The same is true, but not of eternal or religious significance when it comes to our culture’s stories. Our stories exist not to be immovable monoliths or artifacts we can return to and analyze, but in the spirit of Lucas’ take on myth and story, they exist to change as we collectively change. Abrams’ and the story group kept the spirit of Star Wars alive by taking the same story and giving us two significant and many more minor changes to that story.
First off, we have the familiar archetype of the hero’s journey. Someone who is orphaned, literally nothing, and is even described as “no one”. But, in a significant and much-needed change, gone is the farm boy of the original story and he is replaced by a young, self-reliant, tough young girl. Rey, played brilliantly and to near-perfection by Daisy Ridley, is Luke Skywalker, right down to the dusty, desert planet she calls home. She is a lowly scavenger, a backwater hick, who has a secret past and power, turns down the initial call, but then eventually embraces her destiny and wins the day. She is that same character, but she is wholly different.
It cannot be stressed enough how significant it is that Rey is a woman. This is the most recognizable movie franchise in history, and it is now being helmed by Daisy Ridley. And not only is the choice significant but, as I said before, Ridley knocks it out of the park. She’s charming, she’s fun, she’s a tad naive, but she is also loyal, committed, and resilient. Ridley infects the right amount of everyman, innocence, and enviable character traits to pull off something that could hardly be conceived; a believable heir to Mark Hamill’s throne as the hero of a galaxy far, far away.
The other significant change and my favorite character of TFA is the wrinkle of a menacing, yet unstable villain; Kylo Ren. He’s everything we should have gotten in a prequel Vader trilogy instead of politics and Jar Jar. Like Vader from the original trilogy, he is a villain on a mission to eliminate opposition, and he flexes his Force muscles with a super cool moment in the beginning by freezing Poe’s laser bolt in its place. He then shows his inner-Vader by ordering the execution of an entire village. There is no question Ren means business and he is not a nice or compassionate dude.
When it is finally revealed just how far he has come—proclaiming his past as Ben Solo, son of Han and Leia, to mean nothing to him—he is quickly revealed to have more Vader in him than the evil his father and mother saw in him. He is highly volatile, out-of-control, and lacking discipline. When things don’t go his way, he activates his lightsaber and destroys whatever is in sight. Rey’s vocalizing of his fear he will never measure up to Vader, his grandfather, is a meta hat-tip to both Driver’s characterization of the new villain and Ren’s own inability to be as menacing or as controlled as the now deceased Dark Lord of the Sith.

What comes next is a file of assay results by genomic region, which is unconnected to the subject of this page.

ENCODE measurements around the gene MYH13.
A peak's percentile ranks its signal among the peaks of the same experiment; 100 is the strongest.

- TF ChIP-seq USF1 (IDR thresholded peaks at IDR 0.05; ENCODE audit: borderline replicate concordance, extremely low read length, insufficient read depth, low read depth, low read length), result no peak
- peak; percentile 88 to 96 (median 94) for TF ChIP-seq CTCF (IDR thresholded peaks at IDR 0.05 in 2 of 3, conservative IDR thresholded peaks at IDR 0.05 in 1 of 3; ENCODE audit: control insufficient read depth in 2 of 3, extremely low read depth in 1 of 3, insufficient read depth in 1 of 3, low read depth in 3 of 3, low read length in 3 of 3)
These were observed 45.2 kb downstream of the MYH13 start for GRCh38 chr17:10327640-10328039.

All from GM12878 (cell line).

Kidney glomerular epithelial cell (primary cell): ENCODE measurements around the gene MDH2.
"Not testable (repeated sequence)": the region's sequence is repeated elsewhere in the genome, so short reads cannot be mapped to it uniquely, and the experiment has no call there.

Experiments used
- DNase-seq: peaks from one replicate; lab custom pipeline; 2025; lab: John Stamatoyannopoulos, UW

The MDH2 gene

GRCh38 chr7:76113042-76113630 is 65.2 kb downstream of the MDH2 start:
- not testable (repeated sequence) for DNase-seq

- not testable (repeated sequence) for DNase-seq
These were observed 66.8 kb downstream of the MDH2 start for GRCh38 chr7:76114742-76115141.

However, he is more like Vader than he realizes. Anakin, whining and Hayden Christensen aside, was just as unstable and unsure as Kylo Ren. They both embrace the Dark Side to avoid losing something; Anakin doesn’t want to lose Padme and Ren does not want to lose his power or his position with Snoke. In fact, an interesting side point is how General Hux and Kylo Ren are jockeying for position with Snoke. When things don’t go right for Ren, in steps Hux to hatch his plan. When Hux’s plan fails, Snoke tells him to bring Ren to complete his training. Gone are the self-assured, martial clip of the Imperials. Now, the First Order is a shadow of what the Empire once was and the bad guys are out to prove themselves just as much as the good guys are.
The similarities are obvious, and the differences are, as well. But don’t miss that Abrams is still communicating “out with the old, in with the new”. The biggest revelation and spoiler of TFA is the death of Han Solo. Mirrored by that of Obi-Wan’s death in A New Hope, Han’s death is a clear signal the movies going forward from here will look radically different. Heck, Gareth Edwards has said there will be no Jedi and no Force in Rogue One!
The Force Awakens is connective tissue that binds what once was and now what is. It builds on the old foundation, harkens back to what has made us kids, and eased the transition from the old to the new. At the least, it is a retelling of a cultural significant story we all love. At best, it is our first steps into a larger, cinematic world. For me, it is an awakening to a new hope of culturally significant Star Wars stories.
Can it be next Christmas, yet?